This document is a portion of the SEC electronic filing made by Brunswick. We are not greatly interested in the "financials" so we eliminated them and kept the mangerial reports. The full report is available in the Edgar Database.
0000014930-96-000007.txt : 19961113 0000014930-96-000007.hdr.sgml : 19961113 ACCESSION NUMBER: 0000014930-96-000007 CONFORMED SUBMISSION TYPE: 10-Q PUBLIC DOCUMENT COUNT: 2 CONFORMED PERIOD OF REPORT: 19960930 FILED AS OF DATE: 19961112 SROS: NONE FILER: COMPANY DATA: COMPANY CONFORMED NAME: BRUNSWICK CORP CENTRAL INDEX KEY: 0000014930 STANDARD INDUSTRIAL CLASSIFICATION: ENGINES & TURBINES  IRS NUMBER: 360848180 STATE OF INCORPORATION: DE FISCAL YEAR END: 1231 FILING VALUES: FORM TYPE: 10-Q SEC ACT: 1934 Act SEC FILE NUMBER: 001-01043 FILM NUMBER: 96660136 BUSINESS ADDRESS: STREET 1: ONE N FIELD CT STREET 2: C/O MICHAEL SCHMITZ CITY: LAKE FOREST STATE: IL ZIP: 60045-4811 BUSINESS PHONE: 7087354700 MAIL ADDRESS: STREET 1: ONE N FIELD CT CITY: LAKE FOREST STATE: IL ZIP: 60045-4811 FORMER COMPANY: FORMER CONFORMED NAME: BRUNSWICK BALKE COLLENDER CO DATE OF NAME CHANGE: 19660919 FORM 10-Q SECURITIES AND EXCHANGE COMMISSION WASHINGTON, DC 20549
Note 4 - Acquisitions On March 8, 1996, the Company acquired the Nelson/Weather-Rite camping division of Roadmaster Industries, Inc. for $120.0 million in cash and the assumption of certain liabilities. The Company acquired assets, including goodwill that will be amortized using the straight-line method over 40 years. This operation has been named the American Camper Division and is part of the Brunswick Outdoor Recreation Group of the Recreation segment. On May 31, 1996, the Company acquired the assets related to the Boston Whaler line of boats from Meridian Sports for $27.4 million in cash and the assumption of certain liabilities. The Company acquired assets, including goodwill that will be amortized using the straight-line method over 40 years. This operation is a part of the Sea Ray Division of the Marine segment. On September 6, 1996, the Company acquired the assets related to the Roadmaster bicycle business and other outdoor products, including the Flexible Flyer line of sleds and wagons, from Roadmaster Industries, Inc. for $197.7 million in cash and the assumption of certain liabilities. The Company acquired assets, including goodwill that will be amortized using the straight- line method over 40 years. This operation has been included in the Brunswick Outdoor Recreation Group of the Recreation segment. These acquisitions were accounted for as purchases and have been recorded using preliminary valuations of the opening balance sheets. Operating results are included in the Company's results of operations since the dates of acquisition.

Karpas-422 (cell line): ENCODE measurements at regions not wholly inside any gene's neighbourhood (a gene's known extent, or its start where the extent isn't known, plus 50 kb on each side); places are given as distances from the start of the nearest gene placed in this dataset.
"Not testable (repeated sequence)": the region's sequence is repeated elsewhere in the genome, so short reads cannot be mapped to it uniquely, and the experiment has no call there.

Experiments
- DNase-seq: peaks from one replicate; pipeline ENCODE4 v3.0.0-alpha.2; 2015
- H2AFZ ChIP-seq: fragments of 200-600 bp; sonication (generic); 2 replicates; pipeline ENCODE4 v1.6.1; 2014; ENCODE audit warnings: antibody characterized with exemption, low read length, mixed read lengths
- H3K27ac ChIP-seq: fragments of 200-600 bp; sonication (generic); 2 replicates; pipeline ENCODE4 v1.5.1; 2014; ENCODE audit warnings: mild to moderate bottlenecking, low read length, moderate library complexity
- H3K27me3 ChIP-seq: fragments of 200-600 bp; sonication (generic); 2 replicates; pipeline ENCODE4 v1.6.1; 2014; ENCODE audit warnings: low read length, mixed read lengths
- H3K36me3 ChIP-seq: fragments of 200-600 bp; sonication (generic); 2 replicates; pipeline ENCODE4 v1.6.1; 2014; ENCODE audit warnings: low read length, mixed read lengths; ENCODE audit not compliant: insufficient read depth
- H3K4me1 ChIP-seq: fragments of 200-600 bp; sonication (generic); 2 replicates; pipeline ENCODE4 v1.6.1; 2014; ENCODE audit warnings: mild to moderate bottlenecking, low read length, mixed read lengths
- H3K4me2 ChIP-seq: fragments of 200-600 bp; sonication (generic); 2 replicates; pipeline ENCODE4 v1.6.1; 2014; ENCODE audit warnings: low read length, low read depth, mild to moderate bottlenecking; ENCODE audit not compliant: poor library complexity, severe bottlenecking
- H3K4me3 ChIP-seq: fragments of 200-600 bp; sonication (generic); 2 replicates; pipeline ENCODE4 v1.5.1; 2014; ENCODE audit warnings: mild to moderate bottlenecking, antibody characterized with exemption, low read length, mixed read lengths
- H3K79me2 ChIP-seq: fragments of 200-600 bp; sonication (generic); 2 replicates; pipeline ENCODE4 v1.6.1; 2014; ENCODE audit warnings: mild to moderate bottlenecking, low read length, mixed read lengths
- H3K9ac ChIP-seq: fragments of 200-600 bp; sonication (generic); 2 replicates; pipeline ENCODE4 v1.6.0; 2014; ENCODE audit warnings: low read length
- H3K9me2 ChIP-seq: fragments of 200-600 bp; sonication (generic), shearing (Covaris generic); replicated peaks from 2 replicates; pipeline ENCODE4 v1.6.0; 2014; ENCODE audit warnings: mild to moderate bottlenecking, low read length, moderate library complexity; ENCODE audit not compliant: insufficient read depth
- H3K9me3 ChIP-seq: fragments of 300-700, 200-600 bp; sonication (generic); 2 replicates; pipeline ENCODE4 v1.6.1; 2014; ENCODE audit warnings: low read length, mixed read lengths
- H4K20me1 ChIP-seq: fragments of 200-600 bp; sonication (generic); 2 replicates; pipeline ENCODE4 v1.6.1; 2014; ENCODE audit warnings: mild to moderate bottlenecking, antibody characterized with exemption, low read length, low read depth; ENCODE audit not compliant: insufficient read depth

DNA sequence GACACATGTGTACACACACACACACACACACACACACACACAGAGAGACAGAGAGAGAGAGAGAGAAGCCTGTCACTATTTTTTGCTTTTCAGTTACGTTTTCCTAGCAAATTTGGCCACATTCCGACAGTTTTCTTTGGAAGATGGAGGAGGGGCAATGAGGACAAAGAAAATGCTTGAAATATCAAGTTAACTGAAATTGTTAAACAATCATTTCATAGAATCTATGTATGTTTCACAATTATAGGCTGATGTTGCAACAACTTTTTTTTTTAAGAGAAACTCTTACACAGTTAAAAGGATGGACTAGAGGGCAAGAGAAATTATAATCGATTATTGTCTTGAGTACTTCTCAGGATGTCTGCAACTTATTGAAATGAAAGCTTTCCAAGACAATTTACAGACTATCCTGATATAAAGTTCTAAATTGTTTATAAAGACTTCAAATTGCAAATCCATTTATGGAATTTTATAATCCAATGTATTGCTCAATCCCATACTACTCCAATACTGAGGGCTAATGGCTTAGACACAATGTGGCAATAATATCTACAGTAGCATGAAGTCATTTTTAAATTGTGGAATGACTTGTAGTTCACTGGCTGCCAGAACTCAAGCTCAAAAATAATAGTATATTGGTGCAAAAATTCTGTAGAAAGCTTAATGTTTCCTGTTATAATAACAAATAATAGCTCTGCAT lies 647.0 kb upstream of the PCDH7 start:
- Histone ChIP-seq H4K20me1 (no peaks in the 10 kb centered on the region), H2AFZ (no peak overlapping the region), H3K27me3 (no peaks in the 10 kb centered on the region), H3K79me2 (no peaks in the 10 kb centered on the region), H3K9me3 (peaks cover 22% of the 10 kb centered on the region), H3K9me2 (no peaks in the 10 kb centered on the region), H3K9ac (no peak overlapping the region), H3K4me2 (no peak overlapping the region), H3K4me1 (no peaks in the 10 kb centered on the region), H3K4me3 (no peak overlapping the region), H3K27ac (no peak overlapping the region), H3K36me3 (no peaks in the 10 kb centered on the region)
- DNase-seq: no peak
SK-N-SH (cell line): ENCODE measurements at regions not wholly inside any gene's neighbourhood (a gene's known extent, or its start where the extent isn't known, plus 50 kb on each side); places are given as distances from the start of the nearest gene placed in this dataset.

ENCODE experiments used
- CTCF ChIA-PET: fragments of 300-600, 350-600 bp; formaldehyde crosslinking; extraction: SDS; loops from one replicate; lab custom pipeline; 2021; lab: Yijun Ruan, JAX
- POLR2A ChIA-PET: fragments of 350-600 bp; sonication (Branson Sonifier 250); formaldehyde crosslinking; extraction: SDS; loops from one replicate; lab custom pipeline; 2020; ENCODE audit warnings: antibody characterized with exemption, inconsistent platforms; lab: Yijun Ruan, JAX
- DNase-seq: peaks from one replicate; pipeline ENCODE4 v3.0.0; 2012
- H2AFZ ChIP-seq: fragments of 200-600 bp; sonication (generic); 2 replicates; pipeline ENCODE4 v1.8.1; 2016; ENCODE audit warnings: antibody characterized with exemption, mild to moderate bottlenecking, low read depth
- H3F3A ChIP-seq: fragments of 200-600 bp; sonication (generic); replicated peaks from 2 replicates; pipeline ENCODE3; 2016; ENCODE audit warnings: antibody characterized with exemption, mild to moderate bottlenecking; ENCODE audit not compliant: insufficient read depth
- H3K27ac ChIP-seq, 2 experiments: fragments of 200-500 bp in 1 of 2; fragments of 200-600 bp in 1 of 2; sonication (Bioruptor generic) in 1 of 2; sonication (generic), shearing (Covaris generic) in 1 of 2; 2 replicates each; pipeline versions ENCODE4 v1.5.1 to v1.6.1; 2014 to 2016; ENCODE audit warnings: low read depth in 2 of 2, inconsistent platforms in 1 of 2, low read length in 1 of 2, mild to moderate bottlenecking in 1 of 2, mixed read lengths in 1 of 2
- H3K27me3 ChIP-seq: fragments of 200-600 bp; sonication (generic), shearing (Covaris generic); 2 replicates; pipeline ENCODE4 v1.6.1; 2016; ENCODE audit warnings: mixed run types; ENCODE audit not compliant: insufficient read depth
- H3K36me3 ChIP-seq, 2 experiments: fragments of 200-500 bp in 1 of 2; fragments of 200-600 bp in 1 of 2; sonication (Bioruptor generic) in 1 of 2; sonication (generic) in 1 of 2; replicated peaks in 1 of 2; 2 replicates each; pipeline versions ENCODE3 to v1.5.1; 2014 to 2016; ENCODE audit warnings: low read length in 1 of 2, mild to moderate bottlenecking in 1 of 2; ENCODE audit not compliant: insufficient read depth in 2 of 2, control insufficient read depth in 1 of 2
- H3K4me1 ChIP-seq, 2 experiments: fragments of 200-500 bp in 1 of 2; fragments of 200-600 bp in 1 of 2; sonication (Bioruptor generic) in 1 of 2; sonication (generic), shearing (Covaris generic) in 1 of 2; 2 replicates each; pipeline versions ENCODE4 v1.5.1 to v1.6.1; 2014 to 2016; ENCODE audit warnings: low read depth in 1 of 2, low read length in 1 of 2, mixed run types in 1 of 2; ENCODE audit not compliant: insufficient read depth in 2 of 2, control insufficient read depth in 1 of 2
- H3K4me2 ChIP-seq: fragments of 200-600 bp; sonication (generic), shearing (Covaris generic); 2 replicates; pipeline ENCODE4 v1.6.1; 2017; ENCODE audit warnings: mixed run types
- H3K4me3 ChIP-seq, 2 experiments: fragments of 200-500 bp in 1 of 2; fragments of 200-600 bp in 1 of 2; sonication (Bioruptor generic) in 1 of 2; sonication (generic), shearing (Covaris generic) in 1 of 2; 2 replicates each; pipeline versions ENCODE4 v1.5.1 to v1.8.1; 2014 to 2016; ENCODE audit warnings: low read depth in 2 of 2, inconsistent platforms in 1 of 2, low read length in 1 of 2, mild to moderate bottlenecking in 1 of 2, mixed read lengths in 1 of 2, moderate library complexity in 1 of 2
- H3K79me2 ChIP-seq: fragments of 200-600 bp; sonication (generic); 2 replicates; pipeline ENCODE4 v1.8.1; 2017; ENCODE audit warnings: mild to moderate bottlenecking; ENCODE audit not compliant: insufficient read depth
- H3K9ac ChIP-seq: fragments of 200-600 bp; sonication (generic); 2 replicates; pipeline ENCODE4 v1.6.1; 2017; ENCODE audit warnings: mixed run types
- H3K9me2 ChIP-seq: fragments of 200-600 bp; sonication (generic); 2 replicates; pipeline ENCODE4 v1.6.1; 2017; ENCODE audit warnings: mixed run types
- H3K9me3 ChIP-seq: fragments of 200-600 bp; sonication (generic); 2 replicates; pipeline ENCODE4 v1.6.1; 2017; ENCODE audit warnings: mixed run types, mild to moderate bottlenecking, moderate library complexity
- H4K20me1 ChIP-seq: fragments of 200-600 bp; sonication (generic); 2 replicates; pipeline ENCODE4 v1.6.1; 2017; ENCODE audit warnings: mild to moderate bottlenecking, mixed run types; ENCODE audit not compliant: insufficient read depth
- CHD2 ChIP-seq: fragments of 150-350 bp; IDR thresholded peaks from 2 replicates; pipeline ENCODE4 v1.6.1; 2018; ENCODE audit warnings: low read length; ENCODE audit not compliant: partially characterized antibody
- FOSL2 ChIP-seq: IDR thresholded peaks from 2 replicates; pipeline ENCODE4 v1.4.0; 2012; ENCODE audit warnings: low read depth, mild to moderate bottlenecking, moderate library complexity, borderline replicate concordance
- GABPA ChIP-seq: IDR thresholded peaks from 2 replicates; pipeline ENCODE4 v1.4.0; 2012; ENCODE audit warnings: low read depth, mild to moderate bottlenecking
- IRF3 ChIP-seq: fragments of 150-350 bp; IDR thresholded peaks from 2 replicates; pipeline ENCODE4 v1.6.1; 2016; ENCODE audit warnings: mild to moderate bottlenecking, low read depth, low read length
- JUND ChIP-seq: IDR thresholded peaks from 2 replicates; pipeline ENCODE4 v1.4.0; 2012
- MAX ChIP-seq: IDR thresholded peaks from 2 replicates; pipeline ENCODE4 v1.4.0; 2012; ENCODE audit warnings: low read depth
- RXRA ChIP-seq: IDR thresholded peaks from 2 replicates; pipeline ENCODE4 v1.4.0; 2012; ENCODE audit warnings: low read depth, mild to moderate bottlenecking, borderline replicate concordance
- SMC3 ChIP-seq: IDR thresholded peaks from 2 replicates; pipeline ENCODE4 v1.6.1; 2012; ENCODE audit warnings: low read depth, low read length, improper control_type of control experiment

Note 5 - Discontinued Operations On April 1, 1996, the Company announced its intention to divest its freshwater fishing boat operations, which comprised substantially all of the assets and certain liabilities of the Fishing Boat Division in the Marine segment and included the Starcraft, Fisher, MonArk, Spectrum, Astro and Procraft brands. Certain assets and liabilities of discontinued operations which are being retained by the Company are reflected in the Company's continuing operations in 1996. In the second quarter, the Company completed negotiations for the disposition of these operations and in the third quarter has completed these transactions. These disposition transactions did not have a significant effect upon the Company's consolidated results of operations. The net sales of the businesses divested for the quarter ended September 30, 1995 were $46.9 million and for the nine-month periods ended September 30, 1996 and 1995 were $80.4 million and $147.7 million, respectively. Intercompany sales between the continued and discontinued operations that were previously eliminated in consolidation have been included in the results of continuing operations.